Guess I didn’t get caught up over the weekend! Here’s last Friday’s prompt from Story of My Life’s Blogtember Challenge: A story about a time you were very afraid.
Like any other workday morning, I was already late when I walked out the back door. M, my husband, followed me, holding open the screen door, “I can’t believe you’re still going that way, it’s winter for Christ’s sake!”
There were two ways for me to get to work. The first, and safest November through March, took about 50 to 55 minutes on a back road, but at least a back road that was paved and had 2 lines down the middle. The second, and the one most often taken, was a one lane dirt road with no winter maintenance that was often used as a snow mobile trail, but it was only 15 miles from my driveway to the facility’s.
And anyway, there was barely any snow on the ground and I was already late. How was I to know that we’d had one of the worst ice storms in 50 years?
I glanced to the passenger seat, and reached for my lighter. As my eyes fell back on the road, I lit my cigarette, and glanced through the woods, admiring the white blanket that quieted the space.
I go up a hill, a bend to left, a bend to the right. Another hill with a bend at the top. The Suzuki reaches the top of the hill, makes the bend, and I pull the wheel back into place. The SUV continues to turn, sliding towards the 5 foot drop off at the side of the road.
“Shit, shit, shit,” and both hands grip the steering wheel, willing the tires to grip.
My neck snaps forward and back with such force, it makes my head ache instantly, then the thud of the landing, and everything inside bounces hard into the air.
I slam the brakes, try to focus my eyes, but all I see is the huge oak that looks like it’s barreling at me. I can’t seem to pull my eyes away from it, when all of a sudden, the world spins and I start to scream.
When I open my eyes, I can’t quite figure out what happened. I can hear screaming, and it takes a moment for me to realize it’s me. Deep breaths. In. Out. In. Out. I squeeze my eyes shut again, and when I open them, it’s then that I realize I’m hanging upside down. I panic. In. Out. In. Out.
I can’t seem to stop my mind for long enough to think what I need to do. WhatdoIdo? WhatdoIdo? WhatdoIdo?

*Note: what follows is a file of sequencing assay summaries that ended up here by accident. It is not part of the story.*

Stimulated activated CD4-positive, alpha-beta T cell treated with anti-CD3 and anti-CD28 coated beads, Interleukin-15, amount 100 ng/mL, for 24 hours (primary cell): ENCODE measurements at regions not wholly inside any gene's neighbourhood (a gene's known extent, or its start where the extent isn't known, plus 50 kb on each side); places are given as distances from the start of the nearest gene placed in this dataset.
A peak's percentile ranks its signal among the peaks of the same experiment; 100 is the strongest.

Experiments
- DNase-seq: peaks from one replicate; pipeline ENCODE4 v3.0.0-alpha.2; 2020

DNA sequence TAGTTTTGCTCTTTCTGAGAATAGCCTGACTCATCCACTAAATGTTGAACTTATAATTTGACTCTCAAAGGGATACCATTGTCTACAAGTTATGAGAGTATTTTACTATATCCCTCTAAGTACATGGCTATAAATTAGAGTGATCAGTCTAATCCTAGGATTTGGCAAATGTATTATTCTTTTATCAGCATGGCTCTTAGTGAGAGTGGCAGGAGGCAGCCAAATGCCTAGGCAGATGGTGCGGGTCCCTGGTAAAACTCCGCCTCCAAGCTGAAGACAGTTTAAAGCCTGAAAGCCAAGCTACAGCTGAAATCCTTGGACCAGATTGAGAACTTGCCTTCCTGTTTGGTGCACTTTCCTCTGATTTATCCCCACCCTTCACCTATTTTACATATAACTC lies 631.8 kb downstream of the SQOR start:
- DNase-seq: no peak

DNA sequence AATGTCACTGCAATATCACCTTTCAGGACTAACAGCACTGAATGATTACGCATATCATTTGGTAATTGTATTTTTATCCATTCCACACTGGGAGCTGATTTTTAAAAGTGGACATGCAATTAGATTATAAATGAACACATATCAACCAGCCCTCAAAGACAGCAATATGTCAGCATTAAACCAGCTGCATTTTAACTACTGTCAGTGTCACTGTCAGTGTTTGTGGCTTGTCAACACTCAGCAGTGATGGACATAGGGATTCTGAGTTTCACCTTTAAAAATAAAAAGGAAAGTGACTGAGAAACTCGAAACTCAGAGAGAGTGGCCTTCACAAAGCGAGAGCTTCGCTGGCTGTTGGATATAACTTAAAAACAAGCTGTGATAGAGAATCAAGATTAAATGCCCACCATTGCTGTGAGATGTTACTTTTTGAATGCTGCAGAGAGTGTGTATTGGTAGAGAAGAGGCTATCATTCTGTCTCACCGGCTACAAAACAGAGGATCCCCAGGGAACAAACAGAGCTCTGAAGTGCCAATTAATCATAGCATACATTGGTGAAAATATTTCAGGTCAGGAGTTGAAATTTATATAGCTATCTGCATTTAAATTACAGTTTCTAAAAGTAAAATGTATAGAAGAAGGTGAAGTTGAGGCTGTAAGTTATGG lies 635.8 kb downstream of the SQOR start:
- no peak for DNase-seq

“Get out of the fucking car, Caitlyn,” I say out loud to myself. “Seatbelt,” I say, both hands scrambling to my waist, trying to maneuver the button. Without even realizing it, I unlatched the belt and toppled to what was only a few moments ago the ceiling of my Suzuki.
I scramble and began kicking at the driver’s side window with my snow boats. I kicked hard, as hard as I can, over and over again, but it doesn’t give. I’m crying uncontrollably, hyperventilating, sobbing and screaming again, just wanting to get out of the SUV.
Suddenly I stop. It registers that I can hear the radio playing. “Calm down, Caitlyn. Calm down,” I keep saying, the sound of my voice grounding me. I reach up and realize the keys are still in the on position. It gives me a jolt of fear, a 1000 scenes from a 1000 movies flash through my head: dripping gasoline, a spark from the engine, boom.
I start to move a little faster, continuing to talk myself step-by-step through every move. “Check the window, Caitlyn, check the window.” I reorient myself and push the window and to my utter amazement, it rolls down.
My heart starts to race and my situation starts to hit me. I realize I’m alive and at least fundamentally okay, as I begin to move around the car. “Think Caitlyn. What do you need? Whatdoyouneed, whatdoyouneed, whatdoyouneed” I begin to list off items to myself: purse, cell phone, scarf, hat, gloves, smokes. It takes me a minute to figure out how to get the keys out of the ignition, being upside down, but I get them and back my way out of the window.
I get to my feet and look around. When I finally look at my vehicle, the vehicle I’ve only made one car payment on, I burst into tears and start to shake. It doesn’t even look like my Suzuki. The whole front end is caved in, the windshield smashed to shreds, compressed to no more than 12 inches in length. The passenger door completely caved in and even a child would be too big to squeeze out of it.
I started shaking and stumbling to the road. I call work first, now only 5 minutes to the time I’m supposed to clock in.
I call my bff next, who should just be clocking out from her night shift at the hospital, wanting her to calm me down before I call home. She doesn’t answer, but I leave a message. I walk up the road and find myself sitting on a snow covered stump, dreading the next call, just staring at the phone in hand.
I punch in the number and M answers, damn. I take a deep breath, “Can I talk to Mom?”
“What’s going on?”
“Nothing,” sob, sniffle, “I just need to talk to Mom… please.”
“What the hell is going on Caitlyn?!” he demands.
I start crying into the phone, “You’re going to yell me….”
But surprisingly he didn’t. Instead, he called off work, got into his truck and drove to pick me up. He then drove me back and helped me pack up the $1200 worth of Christmas presents that were in the back of the Suzuki, all bought the night before for the client’s at work. He drove me to work, helped me carry them all in, and then drove me back home. Never once even raising his voice.
Thank you Sir, for being there, for taking care of me. And not yelling.